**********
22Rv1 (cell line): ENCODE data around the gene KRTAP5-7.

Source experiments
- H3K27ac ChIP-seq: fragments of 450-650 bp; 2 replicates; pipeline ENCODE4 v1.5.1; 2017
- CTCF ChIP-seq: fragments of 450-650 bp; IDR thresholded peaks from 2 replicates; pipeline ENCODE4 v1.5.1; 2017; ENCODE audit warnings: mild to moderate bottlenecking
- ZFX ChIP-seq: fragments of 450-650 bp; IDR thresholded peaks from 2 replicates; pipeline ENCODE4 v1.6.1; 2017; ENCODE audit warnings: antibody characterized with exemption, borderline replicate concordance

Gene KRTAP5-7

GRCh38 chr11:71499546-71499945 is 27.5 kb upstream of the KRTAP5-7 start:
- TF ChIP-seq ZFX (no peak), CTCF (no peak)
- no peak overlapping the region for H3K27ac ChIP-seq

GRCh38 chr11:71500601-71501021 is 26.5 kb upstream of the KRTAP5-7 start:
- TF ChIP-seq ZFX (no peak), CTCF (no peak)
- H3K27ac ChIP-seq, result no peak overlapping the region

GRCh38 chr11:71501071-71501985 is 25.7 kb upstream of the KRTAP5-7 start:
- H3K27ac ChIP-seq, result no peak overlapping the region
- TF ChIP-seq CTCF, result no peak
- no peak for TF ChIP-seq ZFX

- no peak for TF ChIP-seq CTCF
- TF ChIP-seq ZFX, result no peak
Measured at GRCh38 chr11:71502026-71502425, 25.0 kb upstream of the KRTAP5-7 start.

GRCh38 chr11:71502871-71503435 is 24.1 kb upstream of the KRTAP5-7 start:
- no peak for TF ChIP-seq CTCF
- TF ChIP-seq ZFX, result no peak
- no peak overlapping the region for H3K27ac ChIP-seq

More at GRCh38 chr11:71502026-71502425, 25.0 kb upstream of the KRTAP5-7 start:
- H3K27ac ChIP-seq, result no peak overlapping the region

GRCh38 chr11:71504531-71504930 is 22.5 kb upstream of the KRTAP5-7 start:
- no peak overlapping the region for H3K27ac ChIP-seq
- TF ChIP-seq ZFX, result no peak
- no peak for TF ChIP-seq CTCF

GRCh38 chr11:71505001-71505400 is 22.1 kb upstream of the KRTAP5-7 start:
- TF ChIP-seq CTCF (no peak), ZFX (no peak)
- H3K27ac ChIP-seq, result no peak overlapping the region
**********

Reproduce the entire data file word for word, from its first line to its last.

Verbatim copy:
22Rv1 (cell line): ENCODE data around the gene KRTAP5-7.

Source experiments
- H3K27ac ChIP-seq: fragments of 450-650 bp; 2 replicates; pipeline ENCODE4 v1.5.1; 2017
- CTCF ChIP-seq: fragments of 450-650 bp; IDR thresholded peaks from 2 replicates; pipeline ENCODE4 v1.5.1; 2017; ENCODE audit warnings: mild to moderate bottlenecking
- ZFX ChIP-seq: fragments of 450-650 bp; IDR thresholded peaks from 2 replicates; pipeline ENCODE4 v1.6.1; 2017; ENCODE audit warnings: antibody characterized with exemption, borderline replicate concordance

Gene KRTAP5-7

GRCh38 chr11:71499546-71499945 is 27.5 kb upstream of the KRTAP5-7 start:
- TF ChIP-seq ZFX (no peak), CTCF (no peak)
- no peak overlapping the region for H3K27ac ChIP-seq

GRCh38 chr11:71500601-71501021 is 26.5 kb upstream of the KRTAP5-7 start:
- TF ChIP-seq ZFX (no peak), CTCF (no peak)
- H3K27ac ChIP-seq, result no peak overlapping the region

GRCh38 chr11:71501071-71501985 is 25.7 kb upstream of the KRTAP5-7 start:
- H3K27ac ChIP-seq, result no peak overlapping the region
- TF ChIP-seq CTCF, result no peak
- no peak for TF ChIP-seq ZFX

- no peak for TF ChIP-seq CTCF
- TF ChIP-seq ZFX, result no peak
Measured at GRCh38 chr11:71502026-71502425, 25.0 kb upstream of the KRTAP5-7 start.

GRCh38 chr11:71502871-71503435 is 24.1 kb upstream of the KRTAP5-7 start:
- no peak for TF ChIP-seq CTCF
- TF ChIP-seq ZFX, result no peak
- no peak overlapping the region for H3K27ac ChIP-seq

More at GRCh38 chr11:71502026-71502425, 25.0 kb upstream of the KRTAP5-7 start:
- H3K27ac ChIP-seq, result no peak overlapping the region

GRCh38 chr11:71504531-71504930 is 22.5 kb upstream of the KRTAP5-7 start:
- no peak overlapping the region for H3K27ac ChIP-seq
- TF ChIP-seq ZFX, result no peak
- no peak for TF ChIP-seq CTCF

GRCh38 chr11:71505001-71505400 is 22.1 kb upstream of the KRTAP5-7 start:
- TF ChIP-seq CTCF (no peak), ZFX (no peak)
- H3K27ac ChIP-seq, result no peak overlapping the region